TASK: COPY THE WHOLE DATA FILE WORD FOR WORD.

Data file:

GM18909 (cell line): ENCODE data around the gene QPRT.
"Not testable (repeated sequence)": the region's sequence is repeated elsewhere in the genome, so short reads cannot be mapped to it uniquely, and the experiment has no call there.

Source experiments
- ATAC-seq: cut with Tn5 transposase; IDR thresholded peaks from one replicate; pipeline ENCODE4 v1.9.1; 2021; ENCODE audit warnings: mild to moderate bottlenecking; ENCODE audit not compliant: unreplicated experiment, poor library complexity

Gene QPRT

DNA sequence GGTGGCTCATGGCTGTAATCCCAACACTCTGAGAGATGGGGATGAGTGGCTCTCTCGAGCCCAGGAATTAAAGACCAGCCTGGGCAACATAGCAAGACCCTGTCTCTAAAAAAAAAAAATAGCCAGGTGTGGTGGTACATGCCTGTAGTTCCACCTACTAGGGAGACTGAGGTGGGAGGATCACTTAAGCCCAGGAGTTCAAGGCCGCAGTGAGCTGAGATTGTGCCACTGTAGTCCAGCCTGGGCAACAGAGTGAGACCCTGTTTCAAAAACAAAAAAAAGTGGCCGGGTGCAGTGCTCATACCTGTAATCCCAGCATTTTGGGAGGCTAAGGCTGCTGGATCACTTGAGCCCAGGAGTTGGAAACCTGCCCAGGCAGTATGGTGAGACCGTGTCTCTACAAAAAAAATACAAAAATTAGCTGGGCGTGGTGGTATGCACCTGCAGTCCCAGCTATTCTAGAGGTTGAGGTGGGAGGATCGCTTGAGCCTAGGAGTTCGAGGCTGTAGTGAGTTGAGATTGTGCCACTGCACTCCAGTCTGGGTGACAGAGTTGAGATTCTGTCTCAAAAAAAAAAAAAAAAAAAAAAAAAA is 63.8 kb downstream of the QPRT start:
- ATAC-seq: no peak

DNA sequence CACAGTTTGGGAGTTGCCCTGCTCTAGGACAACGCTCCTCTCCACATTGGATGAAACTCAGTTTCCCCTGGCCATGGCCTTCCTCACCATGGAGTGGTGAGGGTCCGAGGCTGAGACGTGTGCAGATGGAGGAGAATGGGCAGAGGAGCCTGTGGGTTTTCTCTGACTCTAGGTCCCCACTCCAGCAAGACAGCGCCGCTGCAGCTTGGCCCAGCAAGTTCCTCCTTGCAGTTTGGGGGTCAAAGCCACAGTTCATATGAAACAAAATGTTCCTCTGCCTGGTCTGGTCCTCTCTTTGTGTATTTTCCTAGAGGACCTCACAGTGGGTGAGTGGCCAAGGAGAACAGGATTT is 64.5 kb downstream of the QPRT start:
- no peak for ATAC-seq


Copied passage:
GM18909 (cell line): ENCODE data around the gene QPRT.
"Not testable (repeated sequence)": the region's sequence is repeated elsewhere in the genome, so short reads cannot be mapped to it uniquely, and the experiment has no call there.

Source experiments
- ATAC-seq: cut with Tn5 transposase; IDR thresholded peaks from one replicate; pipeline ENCODE4 v1.9.1; 2021; ENCODE audit warnings: mild to moderate bottlenecking; ENCODE audit not compliant: unreplicated experiment, poor library complexity

Gene QPRT

DNA sequence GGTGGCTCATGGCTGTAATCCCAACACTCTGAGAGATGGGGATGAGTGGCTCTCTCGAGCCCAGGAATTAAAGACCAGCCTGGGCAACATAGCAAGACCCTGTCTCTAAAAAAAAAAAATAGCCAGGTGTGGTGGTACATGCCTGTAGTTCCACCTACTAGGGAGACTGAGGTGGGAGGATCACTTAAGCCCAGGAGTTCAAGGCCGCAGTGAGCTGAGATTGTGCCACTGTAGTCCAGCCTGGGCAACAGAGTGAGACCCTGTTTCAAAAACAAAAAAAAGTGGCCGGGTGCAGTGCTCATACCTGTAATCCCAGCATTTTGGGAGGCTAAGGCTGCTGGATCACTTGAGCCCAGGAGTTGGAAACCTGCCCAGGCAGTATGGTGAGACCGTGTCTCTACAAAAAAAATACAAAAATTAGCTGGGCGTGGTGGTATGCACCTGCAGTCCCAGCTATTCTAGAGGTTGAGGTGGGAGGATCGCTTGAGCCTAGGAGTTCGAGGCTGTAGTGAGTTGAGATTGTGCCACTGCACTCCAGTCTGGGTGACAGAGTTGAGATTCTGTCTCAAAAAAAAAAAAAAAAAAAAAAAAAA is 63.8 kb downstream of the QPRT start:
- ATAC-seq: no peak

DNA sequence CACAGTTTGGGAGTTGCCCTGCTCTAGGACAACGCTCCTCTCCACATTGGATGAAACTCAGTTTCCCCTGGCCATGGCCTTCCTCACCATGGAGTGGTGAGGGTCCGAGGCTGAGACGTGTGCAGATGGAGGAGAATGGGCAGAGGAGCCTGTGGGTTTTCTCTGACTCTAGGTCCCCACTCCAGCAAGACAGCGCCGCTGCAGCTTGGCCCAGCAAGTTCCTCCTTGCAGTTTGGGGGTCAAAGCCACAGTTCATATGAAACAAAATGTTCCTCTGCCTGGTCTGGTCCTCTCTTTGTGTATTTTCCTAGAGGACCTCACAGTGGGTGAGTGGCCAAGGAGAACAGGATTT is 64.5 kb downstream of the QPRT start:
- no peak for ATAC-seq